keyLabel is the string that is going to be shown in our key, it is very important to put this property even if we don’t want to show any text in our key (in that case it would be
For style decision, at the beginning and at the end of each row, I add a Key with code equal to 0 (so you don’t have any action), the width also of 0 and a spacing of
2%p, these keys will also carry the
keyEdgeFlags property with the
right values as appropriate.
Here our full keyboard:
Finally before starting to work in our renderer, we will create another folder within Resources, called anim with an xml that we are going to call
slide_in_bottom this will be the animation with which our keyboard will appear on the screen.
Now we will create a new folder on our Android project, named Renderers and there we will create our renderer which we will call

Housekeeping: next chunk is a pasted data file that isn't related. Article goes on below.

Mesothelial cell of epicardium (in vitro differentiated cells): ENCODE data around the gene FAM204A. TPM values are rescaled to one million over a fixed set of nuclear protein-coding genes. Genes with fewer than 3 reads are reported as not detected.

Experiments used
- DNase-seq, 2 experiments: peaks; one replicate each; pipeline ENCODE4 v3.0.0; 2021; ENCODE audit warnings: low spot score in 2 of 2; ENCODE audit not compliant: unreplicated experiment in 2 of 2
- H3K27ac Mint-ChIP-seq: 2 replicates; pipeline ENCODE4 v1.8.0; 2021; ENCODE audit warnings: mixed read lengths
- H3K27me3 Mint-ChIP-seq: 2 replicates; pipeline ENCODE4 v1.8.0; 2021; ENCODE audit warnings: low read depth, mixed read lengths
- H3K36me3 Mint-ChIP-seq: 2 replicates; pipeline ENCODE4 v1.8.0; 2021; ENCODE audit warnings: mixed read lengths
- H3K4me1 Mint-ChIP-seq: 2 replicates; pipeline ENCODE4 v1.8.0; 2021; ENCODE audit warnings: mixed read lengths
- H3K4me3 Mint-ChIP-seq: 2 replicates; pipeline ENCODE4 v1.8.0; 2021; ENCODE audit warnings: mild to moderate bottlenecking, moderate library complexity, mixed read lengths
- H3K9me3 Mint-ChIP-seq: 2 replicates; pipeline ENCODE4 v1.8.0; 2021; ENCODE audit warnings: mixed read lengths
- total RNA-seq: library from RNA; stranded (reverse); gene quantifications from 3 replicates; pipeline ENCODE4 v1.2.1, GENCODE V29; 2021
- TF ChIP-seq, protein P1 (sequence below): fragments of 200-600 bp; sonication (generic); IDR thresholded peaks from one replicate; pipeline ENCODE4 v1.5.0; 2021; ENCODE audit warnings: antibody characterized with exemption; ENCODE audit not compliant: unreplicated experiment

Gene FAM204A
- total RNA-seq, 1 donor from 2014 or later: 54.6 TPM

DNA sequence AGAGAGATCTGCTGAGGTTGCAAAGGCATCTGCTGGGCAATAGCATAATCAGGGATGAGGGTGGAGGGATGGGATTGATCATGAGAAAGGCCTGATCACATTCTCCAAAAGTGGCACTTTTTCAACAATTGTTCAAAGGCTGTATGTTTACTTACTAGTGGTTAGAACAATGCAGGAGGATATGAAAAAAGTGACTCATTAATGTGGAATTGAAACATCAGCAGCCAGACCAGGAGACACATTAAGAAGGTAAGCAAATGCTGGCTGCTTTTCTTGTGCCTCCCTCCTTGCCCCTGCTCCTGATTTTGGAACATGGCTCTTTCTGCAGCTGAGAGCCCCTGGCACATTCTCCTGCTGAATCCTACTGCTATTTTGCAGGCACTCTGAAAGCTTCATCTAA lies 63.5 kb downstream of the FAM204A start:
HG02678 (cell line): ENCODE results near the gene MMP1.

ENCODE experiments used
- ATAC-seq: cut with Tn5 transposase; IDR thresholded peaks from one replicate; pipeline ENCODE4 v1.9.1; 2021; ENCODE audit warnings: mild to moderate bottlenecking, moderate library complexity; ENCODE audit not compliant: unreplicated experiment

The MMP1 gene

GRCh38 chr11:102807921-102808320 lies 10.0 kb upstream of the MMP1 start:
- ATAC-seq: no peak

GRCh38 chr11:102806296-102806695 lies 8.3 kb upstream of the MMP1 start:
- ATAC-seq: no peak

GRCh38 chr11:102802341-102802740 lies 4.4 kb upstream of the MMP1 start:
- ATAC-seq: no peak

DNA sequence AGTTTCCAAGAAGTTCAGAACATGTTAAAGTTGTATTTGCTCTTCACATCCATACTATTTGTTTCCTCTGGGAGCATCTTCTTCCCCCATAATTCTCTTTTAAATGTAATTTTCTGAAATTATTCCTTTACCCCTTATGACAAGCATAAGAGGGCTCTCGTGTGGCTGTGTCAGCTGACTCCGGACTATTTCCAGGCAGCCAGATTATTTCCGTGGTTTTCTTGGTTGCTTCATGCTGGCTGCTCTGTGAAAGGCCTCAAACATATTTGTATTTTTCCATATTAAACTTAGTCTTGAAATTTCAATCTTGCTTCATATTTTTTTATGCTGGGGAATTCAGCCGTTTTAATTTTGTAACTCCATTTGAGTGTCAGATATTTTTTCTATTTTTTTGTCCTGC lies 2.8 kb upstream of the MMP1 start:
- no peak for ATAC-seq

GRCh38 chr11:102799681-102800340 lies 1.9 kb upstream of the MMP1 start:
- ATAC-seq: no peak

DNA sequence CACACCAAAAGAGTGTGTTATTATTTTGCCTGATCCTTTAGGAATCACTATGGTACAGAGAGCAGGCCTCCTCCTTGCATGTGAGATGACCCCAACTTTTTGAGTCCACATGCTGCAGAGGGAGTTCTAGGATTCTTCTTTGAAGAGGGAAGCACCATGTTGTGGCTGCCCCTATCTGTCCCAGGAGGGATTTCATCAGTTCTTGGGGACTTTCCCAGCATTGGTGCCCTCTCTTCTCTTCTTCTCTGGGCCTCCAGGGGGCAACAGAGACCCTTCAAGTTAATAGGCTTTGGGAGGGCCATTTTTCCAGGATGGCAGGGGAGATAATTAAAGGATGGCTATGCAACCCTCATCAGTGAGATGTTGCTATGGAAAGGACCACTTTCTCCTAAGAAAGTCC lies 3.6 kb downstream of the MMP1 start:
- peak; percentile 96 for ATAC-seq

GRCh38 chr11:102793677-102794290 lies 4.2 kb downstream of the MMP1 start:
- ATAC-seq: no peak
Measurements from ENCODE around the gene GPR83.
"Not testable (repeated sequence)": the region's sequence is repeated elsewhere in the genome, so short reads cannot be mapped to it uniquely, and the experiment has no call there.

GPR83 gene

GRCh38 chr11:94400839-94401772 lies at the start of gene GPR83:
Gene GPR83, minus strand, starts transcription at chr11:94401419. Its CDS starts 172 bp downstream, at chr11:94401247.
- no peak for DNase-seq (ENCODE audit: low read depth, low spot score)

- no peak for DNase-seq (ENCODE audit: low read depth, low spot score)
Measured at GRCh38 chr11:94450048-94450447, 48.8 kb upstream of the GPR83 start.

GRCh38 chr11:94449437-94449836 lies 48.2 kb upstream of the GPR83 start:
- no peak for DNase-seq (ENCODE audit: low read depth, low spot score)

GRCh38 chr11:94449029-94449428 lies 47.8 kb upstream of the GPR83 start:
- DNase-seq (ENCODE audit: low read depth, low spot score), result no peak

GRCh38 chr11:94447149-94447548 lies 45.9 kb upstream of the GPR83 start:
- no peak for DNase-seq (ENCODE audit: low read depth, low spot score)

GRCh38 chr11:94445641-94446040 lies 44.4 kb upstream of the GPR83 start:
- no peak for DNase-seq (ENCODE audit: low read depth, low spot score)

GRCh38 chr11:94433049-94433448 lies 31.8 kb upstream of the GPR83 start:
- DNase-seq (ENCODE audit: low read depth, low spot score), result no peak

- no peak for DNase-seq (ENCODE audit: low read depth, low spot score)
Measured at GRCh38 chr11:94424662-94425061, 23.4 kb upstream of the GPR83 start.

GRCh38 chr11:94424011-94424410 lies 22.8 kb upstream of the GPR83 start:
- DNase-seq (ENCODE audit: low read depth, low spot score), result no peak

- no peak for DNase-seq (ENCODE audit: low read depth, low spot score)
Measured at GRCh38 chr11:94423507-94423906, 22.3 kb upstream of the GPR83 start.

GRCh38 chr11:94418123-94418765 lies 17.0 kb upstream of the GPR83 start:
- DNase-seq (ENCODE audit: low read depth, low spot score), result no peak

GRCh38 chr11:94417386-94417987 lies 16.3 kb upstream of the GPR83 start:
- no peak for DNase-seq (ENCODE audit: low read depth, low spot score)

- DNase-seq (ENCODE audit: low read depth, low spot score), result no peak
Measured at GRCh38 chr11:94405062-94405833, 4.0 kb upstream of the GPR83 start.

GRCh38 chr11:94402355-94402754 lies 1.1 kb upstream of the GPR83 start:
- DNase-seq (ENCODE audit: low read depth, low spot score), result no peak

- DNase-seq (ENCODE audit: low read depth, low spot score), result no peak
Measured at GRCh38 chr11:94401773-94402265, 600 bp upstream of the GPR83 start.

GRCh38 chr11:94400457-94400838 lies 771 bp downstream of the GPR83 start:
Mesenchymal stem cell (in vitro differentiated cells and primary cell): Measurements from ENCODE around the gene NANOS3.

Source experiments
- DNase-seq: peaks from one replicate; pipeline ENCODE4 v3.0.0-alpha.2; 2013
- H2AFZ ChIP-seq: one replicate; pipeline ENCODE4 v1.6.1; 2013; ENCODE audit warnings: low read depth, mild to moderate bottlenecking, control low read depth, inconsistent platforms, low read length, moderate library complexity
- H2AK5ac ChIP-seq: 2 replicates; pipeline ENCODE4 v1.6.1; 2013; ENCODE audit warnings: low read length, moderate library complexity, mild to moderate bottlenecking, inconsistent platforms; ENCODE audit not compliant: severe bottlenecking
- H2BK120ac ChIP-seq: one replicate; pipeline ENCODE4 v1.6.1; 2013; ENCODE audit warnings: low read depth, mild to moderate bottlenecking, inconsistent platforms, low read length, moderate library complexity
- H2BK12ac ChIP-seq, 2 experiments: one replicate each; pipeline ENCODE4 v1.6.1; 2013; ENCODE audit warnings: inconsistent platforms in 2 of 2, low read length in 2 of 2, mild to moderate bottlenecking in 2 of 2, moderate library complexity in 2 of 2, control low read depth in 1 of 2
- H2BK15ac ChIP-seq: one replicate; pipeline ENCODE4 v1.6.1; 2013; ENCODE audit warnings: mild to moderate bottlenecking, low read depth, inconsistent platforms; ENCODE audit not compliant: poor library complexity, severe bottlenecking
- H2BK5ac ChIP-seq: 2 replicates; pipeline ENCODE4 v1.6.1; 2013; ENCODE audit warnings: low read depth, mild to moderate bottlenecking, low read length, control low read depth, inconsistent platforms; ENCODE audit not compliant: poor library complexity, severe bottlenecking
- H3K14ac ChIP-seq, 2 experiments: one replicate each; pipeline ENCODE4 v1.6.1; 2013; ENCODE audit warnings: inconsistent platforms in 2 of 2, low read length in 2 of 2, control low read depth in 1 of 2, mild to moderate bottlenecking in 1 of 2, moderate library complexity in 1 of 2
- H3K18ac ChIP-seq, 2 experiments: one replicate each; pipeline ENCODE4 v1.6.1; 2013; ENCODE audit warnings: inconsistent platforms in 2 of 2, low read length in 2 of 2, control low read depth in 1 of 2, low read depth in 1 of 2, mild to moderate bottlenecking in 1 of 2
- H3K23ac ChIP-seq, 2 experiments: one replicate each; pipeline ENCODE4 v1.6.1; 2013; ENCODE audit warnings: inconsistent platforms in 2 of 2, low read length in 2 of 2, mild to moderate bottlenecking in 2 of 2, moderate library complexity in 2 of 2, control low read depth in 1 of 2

EntryWithCustomKeyboardRenderer which will extend from
EntryRenderer and implement the interface
IOnKeyboardActionListener. Also within our custom renderer we will create a private class called
NullListener which is going to extend from
Java.Lang.Object and implement the interface
IOnKeyboardActionListener which we are going to use in our renderer to avoid null exceptions.
Finally, we return to our Xamarin Forms project and implement our special keyboard.
And in our code behind we implement the
EnterCommand that we created previously, for the action that we want to happen when we press the Enter key of our custom keyboard.
Here’s the final result:
You can see the complete sample repository on GitHub
How to create a custom keyboard with Xamrain Forms (Android)
How to create a custom keyboard with Xamrain Forms (Android)
Sample repository created for How to create a custom keyboard with Xamarin Forms (Android)
In the next post we will see how to make a complex custom keyboard!
Thanks for reading 😁